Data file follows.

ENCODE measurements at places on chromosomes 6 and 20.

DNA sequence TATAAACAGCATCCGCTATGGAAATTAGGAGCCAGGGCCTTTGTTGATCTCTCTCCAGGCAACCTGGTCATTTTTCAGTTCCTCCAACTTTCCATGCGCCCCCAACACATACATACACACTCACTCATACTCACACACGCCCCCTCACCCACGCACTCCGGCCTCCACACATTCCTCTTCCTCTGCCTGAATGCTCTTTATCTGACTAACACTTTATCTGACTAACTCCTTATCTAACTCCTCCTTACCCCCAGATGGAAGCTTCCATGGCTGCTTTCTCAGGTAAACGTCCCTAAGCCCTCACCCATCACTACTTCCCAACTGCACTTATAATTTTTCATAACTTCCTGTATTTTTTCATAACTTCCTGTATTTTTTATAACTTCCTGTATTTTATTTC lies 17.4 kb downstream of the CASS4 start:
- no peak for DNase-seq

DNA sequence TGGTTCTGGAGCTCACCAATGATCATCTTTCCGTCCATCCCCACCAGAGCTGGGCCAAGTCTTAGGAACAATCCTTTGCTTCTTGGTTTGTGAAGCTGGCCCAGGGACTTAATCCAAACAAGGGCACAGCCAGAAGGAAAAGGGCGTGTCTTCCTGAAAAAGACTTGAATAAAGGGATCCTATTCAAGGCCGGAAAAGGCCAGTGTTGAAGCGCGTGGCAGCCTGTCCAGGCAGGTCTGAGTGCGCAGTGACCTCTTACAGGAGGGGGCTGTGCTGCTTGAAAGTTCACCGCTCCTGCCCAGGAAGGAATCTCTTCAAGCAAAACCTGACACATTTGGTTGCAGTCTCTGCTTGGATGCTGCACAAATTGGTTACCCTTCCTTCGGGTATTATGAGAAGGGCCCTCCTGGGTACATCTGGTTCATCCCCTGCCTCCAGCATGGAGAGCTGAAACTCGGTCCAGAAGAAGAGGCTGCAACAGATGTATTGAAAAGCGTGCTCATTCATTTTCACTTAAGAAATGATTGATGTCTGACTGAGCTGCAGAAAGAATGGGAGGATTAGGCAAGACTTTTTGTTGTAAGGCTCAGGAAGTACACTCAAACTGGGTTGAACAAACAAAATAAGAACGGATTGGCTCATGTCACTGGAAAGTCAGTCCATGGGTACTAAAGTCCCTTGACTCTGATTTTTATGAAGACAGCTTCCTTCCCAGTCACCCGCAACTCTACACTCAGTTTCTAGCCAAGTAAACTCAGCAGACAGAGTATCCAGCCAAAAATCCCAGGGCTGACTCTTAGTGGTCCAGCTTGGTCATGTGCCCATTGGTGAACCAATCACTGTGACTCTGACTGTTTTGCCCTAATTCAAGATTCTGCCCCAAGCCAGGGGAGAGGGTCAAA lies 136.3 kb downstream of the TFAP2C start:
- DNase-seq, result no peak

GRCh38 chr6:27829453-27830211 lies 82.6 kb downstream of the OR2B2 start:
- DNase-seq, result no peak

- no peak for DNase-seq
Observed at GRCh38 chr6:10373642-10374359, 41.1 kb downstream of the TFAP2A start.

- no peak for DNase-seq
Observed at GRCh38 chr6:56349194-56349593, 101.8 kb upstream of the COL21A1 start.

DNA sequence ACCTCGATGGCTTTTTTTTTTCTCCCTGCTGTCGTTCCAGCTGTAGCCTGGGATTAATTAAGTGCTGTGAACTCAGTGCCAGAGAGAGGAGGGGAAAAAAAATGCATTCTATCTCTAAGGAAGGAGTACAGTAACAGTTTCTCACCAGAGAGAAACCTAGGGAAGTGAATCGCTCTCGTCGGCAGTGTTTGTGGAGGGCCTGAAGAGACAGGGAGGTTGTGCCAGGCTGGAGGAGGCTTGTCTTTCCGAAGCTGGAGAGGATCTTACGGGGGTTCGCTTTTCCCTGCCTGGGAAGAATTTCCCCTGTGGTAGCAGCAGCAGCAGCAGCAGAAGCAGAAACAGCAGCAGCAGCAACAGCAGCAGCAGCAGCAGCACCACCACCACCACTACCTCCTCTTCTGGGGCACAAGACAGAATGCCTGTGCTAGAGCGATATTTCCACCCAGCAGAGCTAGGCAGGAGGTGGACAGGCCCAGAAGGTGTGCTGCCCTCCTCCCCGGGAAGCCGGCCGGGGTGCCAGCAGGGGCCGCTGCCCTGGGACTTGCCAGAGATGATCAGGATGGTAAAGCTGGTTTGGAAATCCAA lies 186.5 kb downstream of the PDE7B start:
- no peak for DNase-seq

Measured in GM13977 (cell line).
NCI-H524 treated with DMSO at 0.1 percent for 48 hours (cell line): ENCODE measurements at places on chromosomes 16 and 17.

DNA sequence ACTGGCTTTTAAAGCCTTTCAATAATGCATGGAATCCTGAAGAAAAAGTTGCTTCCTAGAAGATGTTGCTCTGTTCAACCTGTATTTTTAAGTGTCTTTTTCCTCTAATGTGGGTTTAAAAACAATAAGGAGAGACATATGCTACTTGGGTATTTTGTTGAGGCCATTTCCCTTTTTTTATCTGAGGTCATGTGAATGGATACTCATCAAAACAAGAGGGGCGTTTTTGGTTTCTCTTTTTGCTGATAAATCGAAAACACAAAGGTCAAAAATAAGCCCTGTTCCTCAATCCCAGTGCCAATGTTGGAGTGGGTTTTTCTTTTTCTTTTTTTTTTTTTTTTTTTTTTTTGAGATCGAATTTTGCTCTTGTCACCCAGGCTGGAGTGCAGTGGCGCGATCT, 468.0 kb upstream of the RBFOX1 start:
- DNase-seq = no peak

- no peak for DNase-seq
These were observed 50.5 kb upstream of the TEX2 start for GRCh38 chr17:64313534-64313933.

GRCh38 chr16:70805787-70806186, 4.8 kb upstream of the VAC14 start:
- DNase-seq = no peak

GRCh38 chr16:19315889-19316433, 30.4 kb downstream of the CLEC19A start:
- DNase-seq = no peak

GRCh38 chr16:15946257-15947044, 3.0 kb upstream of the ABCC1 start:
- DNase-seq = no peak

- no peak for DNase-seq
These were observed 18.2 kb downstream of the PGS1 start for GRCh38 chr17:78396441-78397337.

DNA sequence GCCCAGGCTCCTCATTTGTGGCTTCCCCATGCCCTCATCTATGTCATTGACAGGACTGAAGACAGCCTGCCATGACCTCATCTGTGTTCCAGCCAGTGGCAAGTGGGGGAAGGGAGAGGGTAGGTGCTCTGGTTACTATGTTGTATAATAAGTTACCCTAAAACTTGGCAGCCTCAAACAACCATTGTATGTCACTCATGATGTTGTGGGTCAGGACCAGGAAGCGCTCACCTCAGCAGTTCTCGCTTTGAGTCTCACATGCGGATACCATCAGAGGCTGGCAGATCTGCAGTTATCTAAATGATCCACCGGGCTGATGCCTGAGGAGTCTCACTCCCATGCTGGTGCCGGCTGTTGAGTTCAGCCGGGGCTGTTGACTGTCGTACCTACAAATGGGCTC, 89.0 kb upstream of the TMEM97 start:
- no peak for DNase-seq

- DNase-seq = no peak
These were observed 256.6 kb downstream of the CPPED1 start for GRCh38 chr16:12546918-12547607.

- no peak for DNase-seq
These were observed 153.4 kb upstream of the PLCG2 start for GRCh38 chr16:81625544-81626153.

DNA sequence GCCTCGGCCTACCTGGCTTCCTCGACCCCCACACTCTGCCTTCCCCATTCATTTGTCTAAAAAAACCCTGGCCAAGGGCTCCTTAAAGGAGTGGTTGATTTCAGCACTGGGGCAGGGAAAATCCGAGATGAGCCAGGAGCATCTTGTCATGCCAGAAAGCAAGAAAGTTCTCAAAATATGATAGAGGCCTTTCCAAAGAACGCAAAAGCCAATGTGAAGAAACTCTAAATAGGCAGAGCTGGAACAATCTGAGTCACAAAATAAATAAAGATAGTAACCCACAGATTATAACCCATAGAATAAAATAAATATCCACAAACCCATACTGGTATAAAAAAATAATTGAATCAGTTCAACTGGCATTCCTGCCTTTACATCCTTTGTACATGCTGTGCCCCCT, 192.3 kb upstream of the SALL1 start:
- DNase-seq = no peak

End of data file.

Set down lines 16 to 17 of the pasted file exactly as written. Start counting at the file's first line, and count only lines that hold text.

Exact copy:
DNA sequence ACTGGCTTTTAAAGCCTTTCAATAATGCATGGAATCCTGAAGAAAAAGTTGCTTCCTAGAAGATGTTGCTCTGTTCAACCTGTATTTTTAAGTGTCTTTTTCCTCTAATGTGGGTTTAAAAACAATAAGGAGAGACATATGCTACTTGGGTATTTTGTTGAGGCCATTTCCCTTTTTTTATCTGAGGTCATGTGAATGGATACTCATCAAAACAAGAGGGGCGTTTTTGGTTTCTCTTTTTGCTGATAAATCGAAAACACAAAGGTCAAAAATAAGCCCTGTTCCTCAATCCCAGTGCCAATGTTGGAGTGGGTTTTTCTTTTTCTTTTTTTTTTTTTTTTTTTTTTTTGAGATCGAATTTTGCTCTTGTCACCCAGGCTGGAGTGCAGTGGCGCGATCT, 468.0 kb upstream of the RBFOX1 start:
- DNase-seq = no peak